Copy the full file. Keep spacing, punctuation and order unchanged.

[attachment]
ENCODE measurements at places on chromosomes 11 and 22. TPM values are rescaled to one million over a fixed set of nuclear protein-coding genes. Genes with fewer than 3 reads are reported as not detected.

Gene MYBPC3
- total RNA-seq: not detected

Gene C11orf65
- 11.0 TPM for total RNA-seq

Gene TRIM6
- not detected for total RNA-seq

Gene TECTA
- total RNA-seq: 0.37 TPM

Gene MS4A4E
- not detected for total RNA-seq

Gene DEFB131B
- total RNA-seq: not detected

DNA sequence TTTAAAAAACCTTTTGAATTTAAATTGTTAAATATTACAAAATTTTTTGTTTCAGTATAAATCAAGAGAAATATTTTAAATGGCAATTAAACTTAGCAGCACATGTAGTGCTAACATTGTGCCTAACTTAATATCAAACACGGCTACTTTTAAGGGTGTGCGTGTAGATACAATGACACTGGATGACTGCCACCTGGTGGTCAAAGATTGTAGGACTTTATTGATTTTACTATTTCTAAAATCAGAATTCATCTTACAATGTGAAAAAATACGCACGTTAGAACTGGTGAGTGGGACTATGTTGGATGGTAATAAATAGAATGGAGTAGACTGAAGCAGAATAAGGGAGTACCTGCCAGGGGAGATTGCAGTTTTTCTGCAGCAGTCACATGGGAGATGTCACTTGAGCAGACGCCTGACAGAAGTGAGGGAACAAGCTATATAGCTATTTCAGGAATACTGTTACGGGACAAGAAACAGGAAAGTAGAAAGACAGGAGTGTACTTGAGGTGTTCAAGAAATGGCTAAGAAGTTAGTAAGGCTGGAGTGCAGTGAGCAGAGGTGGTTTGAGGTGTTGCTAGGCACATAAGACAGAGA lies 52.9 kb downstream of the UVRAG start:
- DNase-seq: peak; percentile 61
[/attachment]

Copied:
ENCODE measurements at places on chromosomes 11 and 22. TPM values are rescaled to one million over a fixed set of nuclear protein-coding genes. Genes with fewer than 3 reads are reported as not detected.

Gene MYBPC3
- total RNA-seq: not detected

Gene C11orf65
- 11.0 TPM for total RNA-seq

Gene TRIM6
- not detected for total RNA-seq

Gene TECTA
- total RNA-seq: 0.37 TPM

Gene MS4A4E
- not detected for total RNA-seq

Gene DEFB131B
- total RNA-seq: not detected

DNA sequence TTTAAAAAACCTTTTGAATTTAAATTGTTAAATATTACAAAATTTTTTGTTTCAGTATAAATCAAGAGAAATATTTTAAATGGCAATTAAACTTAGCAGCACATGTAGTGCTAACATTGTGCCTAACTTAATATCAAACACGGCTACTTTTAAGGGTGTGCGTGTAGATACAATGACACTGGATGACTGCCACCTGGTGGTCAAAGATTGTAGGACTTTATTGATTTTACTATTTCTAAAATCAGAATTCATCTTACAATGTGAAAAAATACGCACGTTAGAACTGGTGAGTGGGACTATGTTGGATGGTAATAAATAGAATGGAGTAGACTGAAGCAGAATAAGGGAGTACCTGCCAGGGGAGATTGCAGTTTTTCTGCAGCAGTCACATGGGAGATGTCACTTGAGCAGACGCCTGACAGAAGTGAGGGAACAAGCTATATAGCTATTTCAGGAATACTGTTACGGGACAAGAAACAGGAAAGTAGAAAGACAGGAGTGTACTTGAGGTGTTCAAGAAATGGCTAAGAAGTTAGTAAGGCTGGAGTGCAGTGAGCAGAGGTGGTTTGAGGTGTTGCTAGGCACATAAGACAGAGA lies 52.9 kb downstream of the UVRAG start:
- DNase-seq: peak; percentile 61